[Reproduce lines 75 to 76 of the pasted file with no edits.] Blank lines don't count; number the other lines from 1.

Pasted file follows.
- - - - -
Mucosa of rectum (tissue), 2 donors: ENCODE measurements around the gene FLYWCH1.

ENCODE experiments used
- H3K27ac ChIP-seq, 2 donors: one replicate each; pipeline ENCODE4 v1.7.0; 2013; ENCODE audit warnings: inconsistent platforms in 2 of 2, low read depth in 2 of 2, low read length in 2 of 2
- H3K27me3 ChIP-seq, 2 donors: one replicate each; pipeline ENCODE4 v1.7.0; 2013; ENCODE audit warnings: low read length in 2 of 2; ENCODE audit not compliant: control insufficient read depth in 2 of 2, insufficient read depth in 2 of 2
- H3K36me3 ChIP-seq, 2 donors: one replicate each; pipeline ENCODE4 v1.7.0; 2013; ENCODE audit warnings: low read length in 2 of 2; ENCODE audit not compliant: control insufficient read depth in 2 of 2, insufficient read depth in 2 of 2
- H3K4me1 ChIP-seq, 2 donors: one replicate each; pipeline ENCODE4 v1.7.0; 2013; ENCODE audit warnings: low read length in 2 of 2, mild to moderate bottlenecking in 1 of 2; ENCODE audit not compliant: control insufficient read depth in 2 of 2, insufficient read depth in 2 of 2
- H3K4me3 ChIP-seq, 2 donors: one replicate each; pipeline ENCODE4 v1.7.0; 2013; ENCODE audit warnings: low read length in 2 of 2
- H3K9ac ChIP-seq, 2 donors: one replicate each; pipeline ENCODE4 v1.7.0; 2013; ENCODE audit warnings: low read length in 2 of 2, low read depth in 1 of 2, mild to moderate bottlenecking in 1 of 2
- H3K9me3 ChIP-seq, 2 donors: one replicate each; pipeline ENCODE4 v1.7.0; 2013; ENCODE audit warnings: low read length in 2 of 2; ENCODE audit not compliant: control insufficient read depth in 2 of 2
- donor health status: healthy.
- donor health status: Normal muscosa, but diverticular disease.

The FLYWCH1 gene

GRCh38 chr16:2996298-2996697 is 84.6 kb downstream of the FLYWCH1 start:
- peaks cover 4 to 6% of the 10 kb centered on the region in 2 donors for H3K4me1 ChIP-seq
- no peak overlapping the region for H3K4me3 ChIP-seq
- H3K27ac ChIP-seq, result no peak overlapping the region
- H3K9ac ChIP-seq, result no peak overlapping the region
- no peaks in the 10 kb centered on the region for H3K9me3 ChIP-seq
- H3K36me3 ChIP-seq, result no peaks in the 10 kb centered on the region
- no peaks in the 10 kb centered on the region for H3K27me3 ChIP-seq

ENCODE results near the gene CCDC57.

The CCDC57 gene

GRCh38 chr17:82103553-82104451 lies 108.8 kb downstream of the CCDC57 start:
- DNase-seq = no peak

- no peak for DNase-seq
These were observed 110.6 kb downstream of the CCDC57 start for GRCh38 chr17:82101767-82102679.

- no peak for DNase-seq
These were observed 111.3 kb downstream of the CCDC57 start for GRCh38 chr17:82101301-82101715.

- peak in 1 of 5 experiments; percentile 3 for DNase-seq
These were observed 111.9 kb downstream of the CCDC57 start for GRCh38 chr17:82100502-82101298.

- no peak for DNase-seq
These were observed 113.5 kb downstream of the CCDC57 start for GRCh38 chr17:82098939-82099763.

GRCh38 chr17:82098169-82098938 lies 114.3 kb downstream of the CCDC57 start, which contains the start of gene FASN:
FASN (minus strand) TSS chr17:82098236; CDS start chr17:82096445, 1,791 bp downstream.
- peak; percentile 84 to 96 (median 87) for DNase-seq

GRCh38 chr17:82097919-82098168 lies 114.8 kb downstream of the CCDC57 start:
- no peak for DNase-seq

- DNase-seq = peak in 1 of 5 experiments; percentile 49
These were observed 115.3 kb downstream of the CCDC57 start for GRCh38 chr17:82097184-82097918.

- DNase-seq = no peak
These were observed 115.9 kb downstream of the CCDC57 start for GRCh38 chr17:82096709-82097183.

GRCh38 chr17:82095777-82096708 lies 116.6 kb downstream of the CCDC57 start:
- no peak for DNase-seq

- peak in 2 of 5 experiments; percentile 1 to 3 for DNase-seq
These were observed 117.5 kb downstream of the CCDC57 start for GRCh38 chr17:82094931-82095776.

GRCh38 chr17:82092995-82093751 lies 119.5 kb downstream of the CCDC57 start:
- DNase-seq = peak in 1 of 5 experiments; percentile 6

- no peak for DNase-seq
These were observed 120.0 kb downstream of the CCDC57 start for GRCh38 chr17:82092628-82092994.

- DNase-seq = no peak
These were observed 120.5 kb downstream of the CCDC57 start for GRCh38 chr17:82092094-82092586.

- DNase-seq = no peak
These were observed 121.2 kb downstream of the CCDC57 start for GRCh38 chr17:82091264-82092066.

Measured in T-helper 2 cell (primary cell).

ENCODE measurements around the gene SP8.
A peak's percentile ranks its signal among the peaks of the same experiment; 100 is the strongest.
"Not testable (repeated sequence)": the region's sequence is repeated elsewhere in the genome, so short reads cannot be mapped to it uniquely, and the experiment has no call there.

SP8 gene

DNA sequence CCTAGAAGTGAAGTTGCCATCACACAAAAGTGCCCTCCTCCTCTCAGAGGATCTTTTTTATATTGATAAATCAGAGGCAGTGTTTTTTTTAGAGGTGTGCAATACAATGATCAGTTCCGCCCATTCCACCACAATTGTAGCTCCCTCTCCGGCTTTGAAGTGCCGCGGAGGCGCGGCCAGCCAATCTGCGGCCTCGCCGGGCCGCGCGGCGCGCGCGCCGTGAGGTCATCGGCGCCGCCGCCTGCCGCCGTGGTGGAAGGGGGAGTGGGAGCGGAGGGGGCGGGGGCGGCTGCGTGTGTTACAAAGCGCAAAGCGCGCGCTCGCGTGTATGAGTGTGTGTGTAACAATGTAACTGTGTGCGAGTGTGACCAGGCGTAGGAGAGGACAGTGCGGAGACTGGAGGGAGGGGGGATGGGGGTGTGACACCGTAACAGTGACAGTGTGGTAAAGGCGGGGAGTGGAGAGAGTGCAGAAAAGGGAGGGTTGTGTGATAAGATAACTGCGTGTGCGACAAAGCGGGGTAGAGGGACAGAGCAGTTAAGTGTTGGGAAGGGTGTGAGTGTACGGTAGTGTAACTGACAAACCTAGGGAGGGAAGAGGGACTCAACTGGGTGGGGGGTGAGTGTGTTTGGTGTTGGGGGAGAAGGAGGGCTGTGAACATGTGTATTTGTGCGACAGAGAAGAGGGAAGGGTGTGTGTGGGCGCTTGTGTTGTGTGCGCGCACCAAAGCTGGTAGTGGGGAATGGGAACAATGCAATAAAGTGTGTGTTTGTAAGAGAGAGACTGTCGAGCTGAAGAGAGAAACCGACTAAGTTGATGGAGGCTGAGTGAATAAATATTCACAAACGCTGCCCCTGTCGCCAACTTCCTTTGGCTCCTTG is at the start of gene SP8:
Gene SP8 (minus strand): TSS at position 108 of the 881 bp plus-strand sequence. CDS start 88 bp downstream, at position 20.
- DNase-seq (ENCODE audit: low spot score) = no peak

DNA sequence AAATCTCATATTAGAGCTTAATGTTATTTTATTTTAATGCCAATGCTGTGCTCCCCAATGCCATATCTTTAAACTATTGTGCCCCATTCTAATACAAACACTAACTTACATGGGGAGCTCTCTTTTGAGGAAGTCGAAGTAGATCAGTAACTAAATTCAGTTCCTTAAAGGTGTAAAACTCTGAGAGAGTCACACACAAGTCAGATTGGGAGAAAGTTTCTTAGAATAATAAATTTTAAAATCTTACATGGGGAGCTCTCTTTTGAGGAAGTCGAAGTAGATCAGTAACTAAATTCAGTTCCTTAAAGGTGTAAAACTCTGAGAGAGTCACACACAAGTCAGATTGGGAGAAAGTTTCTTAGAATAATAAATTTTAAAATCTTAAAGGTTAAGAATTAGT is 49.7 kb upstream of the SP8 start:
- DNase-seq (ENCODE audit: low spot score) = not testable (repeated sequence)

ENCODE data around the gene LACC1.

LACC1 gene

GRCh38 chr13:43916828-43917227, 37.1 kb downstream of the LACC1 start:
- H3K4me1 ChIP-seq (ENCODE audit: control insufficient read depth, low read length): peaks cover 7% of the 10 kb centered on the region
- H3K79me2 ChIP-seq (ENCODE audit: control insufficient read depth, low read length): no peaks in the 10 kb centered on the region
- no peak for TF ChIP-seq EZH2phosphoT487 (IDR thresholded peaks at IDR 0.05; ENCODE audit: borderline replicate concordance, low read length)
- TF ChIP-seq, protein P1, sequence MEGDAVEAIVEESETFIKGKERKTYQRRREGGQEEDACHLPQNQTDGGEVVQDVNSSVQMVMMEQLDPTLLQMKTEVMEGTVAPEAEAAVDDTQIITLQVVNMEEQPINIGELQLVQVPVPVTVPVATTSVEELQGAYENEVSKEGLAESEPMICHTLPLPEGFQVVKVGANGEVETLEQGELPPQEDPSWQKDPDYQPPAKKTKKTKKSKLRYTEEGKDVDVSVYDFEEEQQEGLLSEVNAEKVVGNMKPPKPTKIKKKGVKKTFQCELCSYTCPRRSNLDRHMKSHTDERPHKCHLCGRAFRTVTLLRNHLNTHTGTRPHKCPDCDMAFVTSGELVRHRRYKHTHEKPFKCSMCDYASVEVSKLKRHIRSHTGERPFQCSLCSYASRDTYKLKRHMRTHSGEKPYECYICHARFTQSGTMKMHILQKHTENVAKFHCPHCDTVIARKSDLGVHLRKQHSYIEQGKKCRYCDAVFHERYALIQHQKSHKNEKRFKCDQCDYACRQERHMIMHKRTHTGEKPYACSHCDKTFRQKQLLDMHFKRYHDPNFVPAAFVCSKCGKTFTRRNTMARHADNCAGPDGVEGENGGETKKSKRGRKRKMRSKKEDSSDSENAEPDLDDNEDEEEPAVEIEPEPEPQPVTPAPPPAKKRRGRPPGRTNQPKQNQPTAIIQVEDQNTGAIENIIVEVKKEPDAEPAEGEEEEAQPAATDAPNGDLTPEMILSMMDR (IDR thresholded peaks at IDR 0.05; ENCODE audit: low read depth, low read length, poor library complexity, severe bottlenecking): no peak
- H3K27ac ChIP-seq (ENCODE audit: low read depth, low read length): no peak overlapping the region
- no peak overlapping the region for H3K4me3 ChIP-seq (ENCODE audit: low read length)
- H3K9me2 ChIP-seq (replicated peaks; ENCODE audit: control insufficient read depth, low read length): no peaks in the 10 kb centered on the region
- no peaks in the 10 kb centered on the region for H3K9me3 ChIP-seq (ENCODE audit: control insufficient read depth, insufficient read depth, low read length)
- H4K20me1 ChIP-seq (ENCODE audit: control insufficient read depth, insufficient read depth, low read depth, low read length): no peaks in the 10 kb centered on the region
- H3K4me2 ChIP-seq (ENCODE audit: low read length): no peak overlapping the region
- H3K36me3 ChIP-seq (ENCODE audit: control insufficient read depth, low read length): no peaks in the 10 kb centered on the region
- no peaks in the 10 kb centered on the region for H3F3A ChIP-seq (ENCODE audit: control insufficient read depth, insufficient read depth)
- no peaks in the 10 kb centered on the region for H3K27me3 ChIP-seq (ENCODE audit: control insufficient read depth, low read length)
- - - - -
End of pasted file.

- H4K20me1 ChIP-seq (ENCODE audit: control insufficient read depth, insufficient read depth, low read depth, low read length): no peaks in the 10 kb centered on the region
- H3K4me2 ChIP-seq (ENCODE audit: low read length): no peak overlapping the region